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From the Mind of an Archer #7

Advanced Basics


Pedagogy is a tricky topic. When taken out of context, pedagogy can be thought of as 'the fundamentals of transmitting a learning process'. This sentence alone can be developed into a difficult and long philosophical discussion. Many thinkers throughout history confronted questions of epistemology and ‘what does it even mean’ to experience knowledge or to communicate an experience to someone else.


One of the future projects of Movement Archery is to dive deeper into the essence of teaching and teaching how to teach. Funnily enough this helps me also to learn better how to learn. I have decided to develop further and share with you an article from over a year ago which gives an interesting glimpse into some of the thoughts I have about the inner 'mechanisms' of pedagogy. Covid-19 has circumstantially forced many of us to continue our learning and teaching practice in solitude so I feel that this can be relevant to our times.



Reflections on Advanced Basics in a movement practice

The division between 'basics' and 'advanced' is obviously subjective and oversimplifies the endless choices, progressions and setbacks one can experience while dedicating oneself to a movement practice. Nevertheless, the division is fundamental in the context of pedagogy, which to me is also the ability to map the chaos of practice over time.

In my opinion, pedagogy needs to respect the objective (autonomous) idea of 'progression' and NOT the attachment to the personal experience of the individual. Many practitioners tend to refer to 'basics' as the first lessons that they PERSONALLY have encountered on their own path without critically thinking of the wider context. Your 'basics' may not be my 'basics' if we take this as the meaning, and vice versa. This puts our personal experience higher than content in the hierarchy of information. In that sense good pedagogy is sensitive to this dilemma. Of course, those early lessons that we have experienced ourselves might be important as an artistic inspiration or a personal catharsis of beginning a journey – but they still shouldn't be confused with unbiased BASICS.

I suggest that in parallel to our experience of primal exposure we also start thinking in terms of the importance of the information that is optimal to teaching/learning.


So, a definition of basics may help us clear waters that can quickly become muddy (and even stinky of opportunism).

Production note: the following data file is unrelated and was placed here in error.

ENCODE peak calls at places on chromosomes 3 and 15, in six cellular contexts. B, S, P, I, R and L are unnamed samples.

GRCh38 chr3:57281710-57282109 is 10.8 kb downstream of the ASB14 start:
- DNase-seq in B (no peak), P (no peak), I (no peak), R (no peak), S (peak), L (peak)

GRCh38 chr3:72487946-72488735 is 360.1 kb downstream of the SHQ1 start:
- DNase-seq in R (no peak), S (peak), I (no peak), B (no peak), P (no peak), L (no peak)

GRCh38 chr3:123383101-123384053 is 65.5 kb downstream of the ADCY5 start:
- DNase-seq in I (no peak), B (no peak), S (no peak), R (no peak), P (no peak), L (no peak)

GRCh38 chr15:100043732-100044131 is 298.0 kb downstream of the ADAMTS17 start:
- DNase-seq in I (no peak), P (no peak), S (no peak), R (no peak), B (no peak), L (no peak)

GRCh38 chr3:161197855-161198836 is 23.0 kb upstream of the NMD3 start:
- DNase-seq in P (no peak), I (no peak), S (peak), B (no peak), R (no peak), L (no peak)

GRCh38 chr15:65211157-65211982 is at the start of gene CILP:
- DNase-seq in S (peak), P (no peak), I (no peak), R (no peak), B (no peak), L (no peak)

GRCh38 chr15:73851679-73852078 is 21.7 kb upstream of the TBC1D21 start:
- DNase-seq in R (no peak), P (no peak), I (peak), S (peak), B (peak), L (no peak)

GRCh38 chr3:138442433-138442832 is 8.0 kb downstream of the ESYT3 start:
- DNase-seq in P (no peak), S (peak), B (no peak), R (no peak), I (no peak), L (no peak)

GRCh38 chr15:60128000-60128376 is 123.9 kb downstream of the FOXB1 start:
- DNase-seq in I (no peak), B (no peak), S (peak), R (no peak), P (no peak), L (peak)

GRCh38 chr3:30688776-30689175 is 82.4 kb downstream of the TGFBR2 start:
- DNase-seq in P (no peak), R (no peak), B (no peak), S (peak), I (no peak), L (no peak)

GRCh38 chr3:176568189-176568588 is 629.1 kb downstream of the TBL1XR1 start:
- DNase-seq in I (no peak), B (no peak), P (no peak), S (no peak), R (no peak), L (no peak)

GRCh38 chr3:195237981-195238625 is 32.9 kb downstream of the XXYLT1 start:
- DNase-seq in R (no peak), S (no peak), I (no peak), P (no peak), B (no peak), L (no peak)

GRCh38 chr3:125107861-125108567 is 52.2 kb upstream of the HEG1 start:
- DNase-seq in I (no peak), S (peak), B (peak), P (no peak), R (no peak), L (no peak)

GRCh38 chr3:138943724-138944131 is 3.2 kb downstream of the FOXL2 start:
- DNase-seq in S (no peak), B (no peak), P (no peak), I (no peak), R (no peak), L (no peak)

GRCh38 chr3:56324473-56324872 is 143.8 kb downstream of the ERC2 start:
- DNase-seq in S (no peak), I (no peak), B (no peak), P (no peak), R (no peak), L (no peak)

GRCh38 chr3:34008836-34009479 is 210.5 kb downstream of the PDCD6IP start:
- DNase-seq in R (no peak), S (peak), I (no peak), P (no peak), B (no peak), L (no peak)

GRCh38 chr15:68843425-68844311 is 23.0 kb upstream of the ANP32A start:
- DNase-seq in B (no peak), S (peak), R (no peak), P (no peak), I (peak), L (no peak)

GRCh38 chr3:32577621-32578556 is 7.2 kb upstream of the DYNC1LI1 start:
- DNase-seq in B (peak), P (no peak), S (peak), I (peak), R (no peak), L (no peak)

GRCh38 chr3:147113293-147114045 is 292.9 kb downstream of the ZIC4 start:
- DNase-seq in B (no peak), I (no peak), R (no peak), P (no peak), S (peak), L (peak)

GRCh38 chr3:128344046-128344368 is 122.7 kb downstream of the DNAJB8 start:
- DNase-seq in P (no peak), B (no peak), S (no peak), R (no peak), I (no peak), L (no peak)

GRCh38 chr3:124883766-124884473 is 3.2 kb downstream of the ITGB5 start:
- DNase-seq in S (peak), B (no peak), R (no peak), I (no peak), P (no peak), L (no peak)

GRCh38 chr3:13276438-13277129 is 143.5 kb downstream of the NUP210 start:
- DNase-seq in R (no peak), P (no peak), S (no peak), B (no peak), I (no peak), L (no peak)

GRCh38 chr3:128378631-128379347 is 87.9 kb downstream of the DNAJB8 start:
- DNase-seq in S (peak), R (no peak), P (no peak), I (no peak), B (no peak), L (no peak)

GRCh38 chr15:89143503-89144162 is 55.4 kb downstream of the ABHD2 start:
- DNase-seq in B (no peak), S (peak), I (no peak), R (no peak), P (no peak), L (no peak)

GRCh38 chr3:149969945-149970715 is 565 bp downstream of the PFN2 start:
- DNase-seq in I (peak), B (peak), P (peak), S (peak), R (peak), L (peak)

My definition of Basics is a combination of familiar abilities alongside fundamental unfamiliar terminology. For example: many movement disciplines are based on daily movement. The footwork of boxing is based on normal patterns of steps, the arms in Ballet are based on a vocabulary of polite gestures, etc… Even in contexts in which the movement is not so 'daily' the basics always translate into simple movements of specific body parts and/or clear breathing patterns. Understanding this similarity and addressing the contextual language which is particular to the discipline is an important introduction phase for any beginner (what is the 'footwork' of a 'hook' and what gesture is the 'por de bras' in the two examples I gave).

The development of this stage can be very wide and can lead to a lifetime of practice without necessarily going further to advanced basics.

So, what are Advanced Basics?

They would be the ability to connect (unfamiliar which now turned into) familiar terminology to unfamiliar abilities. Following this logic; endless preparations to backflip (rolling backwards, jumping into a mat, learning to tuck into a ball quickly, etc...) can NOT lead into a backflip. At a certain point, only a combination of all of the above with the attempt of a full backflip would lead to the performance of it. Advanced Basics are the first moves that are made accessible by learning how to look differently at common moves. This differentiation between basics and advanced basics is very important in the grand scheme of things. Advanced basics, unlike basics, should be approached through a process and not only through an explanation, drilling and repetition. A process means multiple stages, in which the student and/or the teacher will strategize the in/output of information over various sessions or periods.

It can look something like this:

Basics

-Stand

-Squat

-Roll back wards

-Jump

-Jump and lift knees to the chest

Advanced Basics

-Backflip

-Half turn jump

-Full turn jump

Advanced

-Full or half twist backflip

(Just to clarify, the third phase of this methodology will be Advanced, which is the combination of multiple 'advanced basics' into minimalistic versions)

This example of a process is just an illustration and doesn't represent an articulated and thorough approach (which will probably also need some personal adjustments).

A last note.

People are never Basic, people are never Advanced. This hierarchy of information refers to autonomous ideas and systems (within the realm of a movement practice) with a clear objective of achieving a certain physical and emotional freedom through structured biomechanics and shapes. As much as we would sometimes like to think so, I don't see people as autonomous, I see them as ever interdependent changing organisms without any hierarchy of significance, and with an ever-changing existence which I most likely will never know or understand.


If this article brings up reflections or thoughts you would like to share with us please do!